Skip to content

Becerra Hopes State of the Union Will Focus on Jobs

CAMBRIDGE, Md. — As House Democratic leaders huddle in this Eastern Shore city for an annual issues retreat focusing on jobs and the economy, one urged President Barack Obama to focus on the same topics in his upcoming State of the Union address.

“I suspect he’s going to help lay out the road map for how we continue to press for more jobs in this country and how we continue to move this fiscal house in this country back where it should be,” Caucus Vice Chairman Xavier Becerra (D-Calif.) told reporters Thursday.

Becerra noted that Democrats will focus heavily over the next three days on employment and their “Make It in America” agenda, which is aimed at creating manufacturing jobs. Members will also hear from strategists on ways to better sell their message to the public.

The California Democrat also suggested that Obama give special mention to Rep. Gabrielle Giffords (D-Ariz.), who is recovering after being shot at a constituent event nearly two weeks ago in Tucson, Ariz. Obama paid tribute to Giffords and the other victims of the attack with a speech last week calling for unity and civility, and Becerra called on Obama to strike similar tones when he speaks to the nation Tuesday night.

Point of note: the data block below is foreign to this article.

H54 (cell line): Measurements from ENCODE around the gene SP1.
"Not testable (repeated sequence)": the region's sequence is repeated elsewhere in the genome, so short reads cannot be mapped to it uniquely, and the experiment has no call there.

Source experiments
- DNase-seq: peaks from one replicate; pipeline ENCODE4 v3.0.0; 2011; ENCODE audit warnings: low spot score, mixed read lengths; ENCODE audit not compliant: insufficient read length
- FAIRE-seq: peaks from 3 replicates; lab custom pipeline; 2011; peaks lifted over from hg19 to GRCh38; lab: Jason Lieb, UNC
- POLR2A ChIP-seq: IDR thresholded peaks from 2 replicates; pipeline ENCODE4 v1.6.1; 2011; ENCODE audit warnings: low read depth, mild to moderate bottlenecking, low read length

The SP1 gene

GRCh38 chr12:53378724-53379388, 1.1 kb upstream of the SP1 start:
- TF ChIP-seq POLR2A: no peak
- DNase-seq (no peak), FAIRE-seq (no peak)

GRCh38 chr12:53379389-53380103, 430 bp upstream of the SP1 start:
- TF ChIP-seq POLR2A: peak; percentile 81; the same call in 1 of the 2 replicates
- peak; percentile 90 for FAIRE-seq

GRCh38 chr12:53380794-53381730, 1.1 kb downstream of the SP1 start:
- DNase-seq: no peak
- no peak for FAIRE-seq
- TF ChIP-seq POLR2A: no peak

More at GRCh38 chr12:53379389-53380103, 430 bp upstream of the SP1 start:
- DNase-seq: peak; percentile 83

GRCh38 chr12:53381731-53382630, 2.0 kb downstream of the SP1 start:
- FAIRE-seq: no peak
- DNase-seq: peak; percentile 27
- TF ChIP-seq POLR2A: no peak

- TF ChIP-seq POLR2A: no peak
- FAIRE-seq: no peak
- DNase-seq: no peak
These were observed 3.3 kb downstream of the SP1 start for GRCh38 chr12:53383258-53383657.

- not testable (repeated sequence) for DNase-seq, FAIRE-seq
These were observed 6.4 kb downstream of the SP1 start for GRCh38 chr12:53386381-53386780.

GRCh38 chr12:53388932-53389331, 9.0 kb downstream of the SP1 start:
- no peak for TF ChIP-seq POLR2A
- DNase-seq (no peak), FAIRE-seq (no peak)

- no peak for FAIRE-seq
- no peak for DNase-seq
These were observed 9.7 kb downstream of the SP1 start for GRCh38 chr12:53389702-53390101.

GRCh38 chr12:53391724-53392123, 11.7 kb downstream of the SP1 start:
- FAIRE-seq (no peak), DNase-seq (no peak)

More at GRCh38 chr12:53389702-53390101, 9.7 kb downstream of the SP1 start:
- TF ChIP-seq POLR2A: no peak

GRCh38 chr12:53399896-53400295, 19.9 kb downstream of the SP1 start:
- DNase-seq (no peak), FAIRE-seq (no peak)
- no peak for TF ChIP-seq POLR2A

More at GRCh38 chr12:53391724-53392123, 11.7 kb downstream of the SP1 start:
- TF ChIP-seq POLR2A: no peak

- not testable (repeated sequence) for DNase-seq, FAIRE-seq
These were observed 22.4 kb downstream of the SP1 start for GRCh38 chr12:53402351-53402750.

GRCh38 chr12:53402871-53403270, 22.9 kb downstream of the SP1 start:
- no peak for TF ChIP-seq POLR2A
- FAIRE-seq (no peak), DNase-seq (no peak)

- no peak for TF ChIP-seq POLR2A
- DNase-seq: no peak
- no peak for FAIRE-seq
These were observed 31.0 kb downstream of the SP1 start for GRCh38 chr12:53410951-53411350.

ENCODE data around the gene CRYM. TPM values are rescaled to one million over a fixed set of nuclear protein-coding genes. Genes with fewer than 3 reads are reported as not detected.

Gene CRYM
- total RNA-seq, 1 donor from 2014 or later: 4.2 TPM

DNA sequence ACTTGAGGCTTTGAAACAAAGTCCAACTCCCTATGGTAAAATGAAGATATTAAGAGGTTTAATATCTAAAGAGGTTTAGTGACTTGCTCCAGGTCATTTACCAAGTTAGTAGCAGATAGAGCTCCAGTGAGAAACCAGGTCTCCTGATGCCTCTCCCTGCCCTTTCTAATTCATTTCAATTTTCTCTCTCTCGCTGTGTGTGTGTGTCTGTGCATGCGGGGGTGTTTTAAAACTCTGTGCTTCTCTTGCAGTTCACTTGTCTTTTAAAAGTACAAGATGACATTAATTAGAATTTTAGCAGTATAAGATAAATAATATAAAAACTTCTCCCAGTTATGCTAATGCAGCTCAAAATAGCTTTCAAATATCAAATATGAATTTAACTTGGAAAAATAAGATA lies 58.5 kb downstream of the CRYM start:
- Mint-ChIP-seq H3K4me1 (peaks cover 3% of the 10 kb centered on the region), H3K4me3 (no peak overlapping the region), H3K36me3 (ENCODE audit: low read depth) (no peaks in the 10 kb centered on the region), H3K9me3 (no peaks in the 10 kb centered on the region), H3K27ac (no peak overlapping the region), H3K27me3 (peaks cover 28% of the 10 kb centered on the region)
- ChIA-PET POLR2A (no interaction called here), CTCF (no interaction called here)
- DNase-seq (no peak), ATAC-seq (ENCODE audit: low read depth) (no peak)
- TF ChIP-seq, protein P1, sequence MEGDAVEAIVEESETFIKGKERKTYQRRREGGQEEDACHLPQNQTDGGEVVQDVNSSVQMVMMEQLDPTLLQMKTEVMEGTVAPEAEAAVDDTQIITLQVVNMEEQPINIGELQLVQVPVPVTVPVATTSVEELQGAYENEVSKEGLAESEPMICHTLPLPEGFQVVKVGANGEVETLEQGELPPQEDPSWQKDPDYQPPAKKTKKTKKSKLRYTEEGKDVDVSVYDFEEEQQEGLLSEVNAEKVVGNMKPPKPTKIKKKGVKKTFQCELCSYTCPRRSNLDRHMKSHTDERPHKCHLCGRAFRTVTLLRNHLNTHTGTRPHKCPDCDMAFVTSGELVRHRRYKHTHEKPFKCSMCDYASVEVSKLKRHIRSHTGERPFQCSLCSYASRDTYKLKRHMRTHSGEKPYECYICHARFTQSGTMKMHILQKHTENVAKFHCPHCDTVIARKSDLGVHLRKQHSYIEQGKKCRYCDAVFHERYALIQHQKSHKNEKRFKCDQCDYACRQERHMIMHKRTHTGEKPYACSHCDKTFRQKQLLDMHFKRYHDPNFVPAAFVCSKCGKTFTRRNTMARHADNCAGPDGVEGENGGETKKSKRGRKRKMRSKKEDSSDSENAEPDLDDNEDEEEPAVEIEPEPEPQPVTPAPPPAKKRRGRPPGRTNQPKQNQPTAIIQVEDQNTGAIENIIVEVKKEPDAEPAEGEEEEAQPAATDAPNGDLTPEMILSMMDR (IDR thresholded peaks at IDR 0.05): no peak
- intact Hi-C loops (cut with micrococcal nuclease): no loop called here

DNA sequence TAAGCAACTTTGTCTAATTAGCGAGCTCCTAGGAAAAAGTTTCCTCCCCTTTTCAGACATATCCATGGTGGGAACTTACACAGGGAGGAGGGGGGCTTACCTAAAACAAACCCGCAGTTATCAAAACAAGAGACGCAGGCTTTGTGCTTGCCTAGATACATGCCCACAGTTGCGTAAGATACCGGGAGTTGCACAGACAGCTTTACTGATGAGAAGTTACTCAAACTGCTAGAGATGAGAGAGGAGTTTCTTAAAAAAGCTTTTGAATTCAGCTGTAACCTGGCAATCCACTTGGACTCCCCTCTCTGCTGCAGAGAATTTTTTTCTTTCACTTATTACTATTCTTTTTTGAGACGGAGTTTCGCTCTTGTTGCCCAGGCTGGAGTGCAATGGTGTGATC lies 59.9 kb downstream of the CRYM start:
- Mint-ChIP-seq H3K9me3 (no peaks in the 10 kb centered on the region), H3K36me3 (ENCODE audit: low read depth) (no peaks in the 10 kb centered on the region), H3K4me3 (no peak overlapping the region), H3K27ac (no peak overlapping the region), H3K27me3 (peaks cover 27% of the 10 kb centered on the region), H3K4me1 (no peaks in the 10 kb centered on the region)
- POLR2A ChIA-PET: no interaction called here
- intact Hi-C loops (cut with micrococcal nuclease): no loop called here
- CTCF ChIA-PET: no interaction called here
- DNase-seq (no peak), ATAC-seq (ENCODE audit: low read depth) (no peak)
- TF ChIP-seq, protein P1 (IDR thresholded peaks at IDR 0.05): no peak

“I certainly think that if he wants to inspire the public, he’ll mention what’s going on with Gabby. … That would be a great way for Gabby to see that we’re thinking of her there in the chamber,” Becerra said.

Becerra, a member of the Hispanic Caucus, said Obama needs to map out a plan for overhauling the nation’s immigration system. “The reality is we’ve got to fix something that everyone in this country agrees is broken and doesn’t make any sense,” he said.

Obama will headline the Democratic Caucus’ Friday night dinner in Cambridge. Assistant Leader James Clyburn (D-S.C.) said he hoped Obama would focus his remarks on health care and areas where the party can compromise with Republicans, who on Wednesday won a floor vote on legislation that would repeal the sweeping health care law that was enacted last year. Clyburn noted that scrapping a tax provision in the law is one area where the two parties can agree and that Obama should instruct the party on other areas for improvement. 

“We’re going to revisit this health care bill many, many times before it ends up where it needs to be,” Clyburn told reporters. “And I’m sure the president can lay out a litany of things that we can do with this bill right away in a bipartisan way.”